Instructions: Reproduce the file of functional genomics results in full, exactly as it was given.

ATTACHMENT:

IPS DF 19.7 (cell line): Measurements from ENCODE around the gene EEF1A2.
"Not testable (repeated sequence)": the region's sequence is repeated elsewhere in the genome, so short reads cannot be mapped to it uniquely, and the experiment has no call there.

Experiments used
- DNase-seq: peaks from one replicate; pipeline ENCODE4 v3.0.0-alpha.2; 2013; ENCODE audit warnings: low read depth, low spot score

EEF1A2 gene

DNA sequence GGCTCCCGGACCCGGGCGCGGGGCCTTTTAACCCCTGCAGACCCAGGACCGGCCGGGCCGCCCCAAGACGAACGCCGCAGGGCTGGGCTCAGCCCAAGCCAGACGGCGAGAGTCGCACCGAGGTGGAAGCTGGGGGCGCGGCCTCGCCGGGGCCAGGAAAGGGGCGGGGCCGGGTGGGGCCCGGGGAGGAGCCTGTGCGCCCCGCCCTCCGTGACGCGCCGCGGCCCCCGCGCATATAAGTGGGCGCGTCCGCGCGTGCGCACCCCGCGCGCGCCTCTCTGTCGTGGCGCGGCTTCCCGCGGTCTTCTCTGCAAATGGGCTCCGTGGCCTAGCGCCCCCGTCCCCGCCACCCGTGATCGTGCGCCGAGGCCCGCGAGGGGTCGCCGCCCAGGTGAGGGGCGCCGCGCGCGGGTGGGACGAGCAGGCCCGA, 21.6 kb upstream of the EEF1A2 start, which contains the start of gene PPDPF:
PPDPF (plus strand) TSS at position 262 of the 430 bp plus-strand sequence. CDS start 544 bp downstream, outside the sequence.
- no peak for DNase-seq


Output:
IPS DF 19.7 (cell line): Measurements from ENCODE around the gene EEF1A2.
"Not testable (repeated sequence)": the region's sequence is repeated elsewhere in the genome, so short reads cannot be mapped to it uniquely, and the experiment has no call there.

Experiments used
- DNase-seq: peaks from one replicate; pipeline ENCODE4 v3.0.0-alpha.2; 2013; ENCODE audit warnings: low read depth, low spot score

EEF1A2 gene

DNA sequence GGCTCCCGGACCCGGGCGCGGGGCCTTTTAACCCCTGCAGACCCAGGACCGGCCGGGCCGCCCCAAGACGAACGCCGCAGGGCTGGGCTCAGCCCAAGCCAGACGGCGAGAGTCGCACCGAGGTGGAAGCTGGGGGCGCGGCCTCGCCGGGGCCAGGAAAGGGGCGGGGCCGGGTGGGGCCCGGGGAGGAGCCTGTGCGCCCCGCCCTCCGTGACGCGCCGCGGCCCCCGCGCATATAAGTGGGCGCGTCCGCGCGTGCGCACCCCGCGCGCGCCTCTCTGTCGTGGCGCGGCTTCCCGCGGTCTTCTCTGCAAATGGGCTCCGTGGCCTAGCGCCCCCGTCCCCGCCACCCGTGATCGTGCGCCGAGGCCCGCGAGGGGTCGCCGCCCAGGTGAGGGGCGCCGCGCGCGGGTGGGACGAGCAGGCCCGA, 21.6 kb upstream of the EEF1A2 start, which contains the start of gene PPDPF:
PPDPF (plus strand) TSS at position 262 of the 430 bp plus-strand sequence. CDS start 544 bp downstream, outside the sequence.
- no peak for DNase-seq